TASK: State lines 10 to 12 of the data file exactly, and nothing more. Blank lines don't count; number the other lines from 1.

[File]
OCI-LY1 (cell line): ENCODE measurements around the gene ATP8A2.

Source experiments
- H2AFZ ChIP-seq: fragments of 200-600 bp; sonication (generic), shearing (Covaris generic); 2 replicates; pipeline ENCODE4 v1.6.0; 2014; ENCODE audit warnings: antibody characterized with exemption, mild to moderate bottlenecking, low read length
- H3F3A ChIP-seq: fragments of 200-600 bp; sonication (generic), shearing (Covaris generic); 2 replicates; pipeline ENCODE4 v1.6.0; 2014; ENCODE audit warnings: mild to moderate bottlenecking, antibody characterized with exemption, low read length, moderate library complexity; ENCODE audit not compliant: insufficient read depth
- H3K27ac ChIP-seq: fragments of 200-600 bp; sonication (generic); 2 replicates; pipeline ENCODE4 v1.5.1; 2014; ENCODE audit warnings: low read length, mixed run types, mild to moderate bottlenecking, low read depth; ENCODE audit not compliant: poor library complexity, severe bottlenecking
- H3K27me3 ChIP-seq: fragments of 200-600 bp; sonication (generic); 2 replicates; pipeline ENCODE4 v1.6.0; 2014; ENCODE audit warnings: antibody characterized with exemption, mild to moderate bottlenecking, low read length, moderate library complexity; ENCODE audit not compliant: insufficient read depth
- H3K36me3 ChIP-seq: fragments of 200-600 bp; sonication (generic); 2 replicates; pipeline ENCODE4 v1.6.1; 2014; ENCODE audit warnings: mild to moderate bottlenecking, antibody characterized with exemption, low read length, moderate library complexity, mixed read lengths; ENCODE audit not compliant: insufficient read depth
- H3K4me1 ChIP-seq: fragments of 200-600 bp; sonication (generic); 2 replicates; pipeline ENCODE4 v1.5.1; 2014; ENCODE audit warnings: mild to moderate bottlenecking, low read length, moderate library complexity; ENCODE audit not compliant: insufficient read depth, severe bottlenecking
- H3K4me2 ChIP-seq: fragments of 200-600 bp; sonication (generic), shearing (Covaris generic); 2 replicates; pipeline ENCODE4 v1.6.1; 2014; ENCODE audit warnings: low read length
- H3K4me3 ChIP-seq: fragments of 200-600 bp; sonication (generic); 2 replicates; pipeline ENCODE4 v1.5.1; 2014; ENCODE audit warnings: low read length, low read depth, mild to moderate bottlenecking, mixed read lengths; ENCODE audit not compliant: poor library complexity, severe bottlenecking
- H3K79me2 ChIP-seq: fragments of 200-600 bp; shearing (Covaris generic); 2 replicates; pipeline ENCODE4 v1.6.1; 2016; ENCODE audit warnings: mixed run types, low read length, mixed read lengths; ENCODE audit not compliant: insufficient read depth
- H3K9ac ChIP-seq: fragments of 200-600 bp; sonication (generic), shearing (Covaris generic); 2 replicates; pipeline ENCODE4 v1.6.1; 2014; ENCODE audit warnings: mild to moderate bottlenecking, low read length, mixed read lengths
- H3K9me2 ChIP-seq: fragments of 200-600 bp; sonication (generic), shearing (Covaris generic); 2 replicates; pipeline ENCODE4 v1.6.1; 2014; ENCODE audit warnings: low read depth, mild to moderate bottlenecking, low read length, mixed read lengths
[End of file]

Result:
- H3K4me3 ChIP-seq: fragments of 200-600 bp; sonication (generic); 2 replicates; pipeline ENCODE4 v1.5.1; 2014; ENCODE audit warnings: low read length, low read depth, mild to moderate bottlenecking, mixed read lengths; ENCODE audit not compliant: poor library complexity, severe bottlenecking
- H3K79me2 ChIP-seq: fragments of 200-600 bp; shearing (Covaris generic); 2 replicates; pipeline ENCODE4 v1.6.1; 2016; ENCODE audit warnings: mixed run types, low read length, mixed read lengths; ENCODE audit not compliant: insufficient read depth
- H3K9ac ChIP-seq: fragments of 200-600 bp; sonication (generic), shearing (Covaris generic); 2 replicates; pipeline ENCODE4 v1.6.1; 2014; ENCODE audit warnings: mild to moderate bottlenecking, low read length, mixed read lengths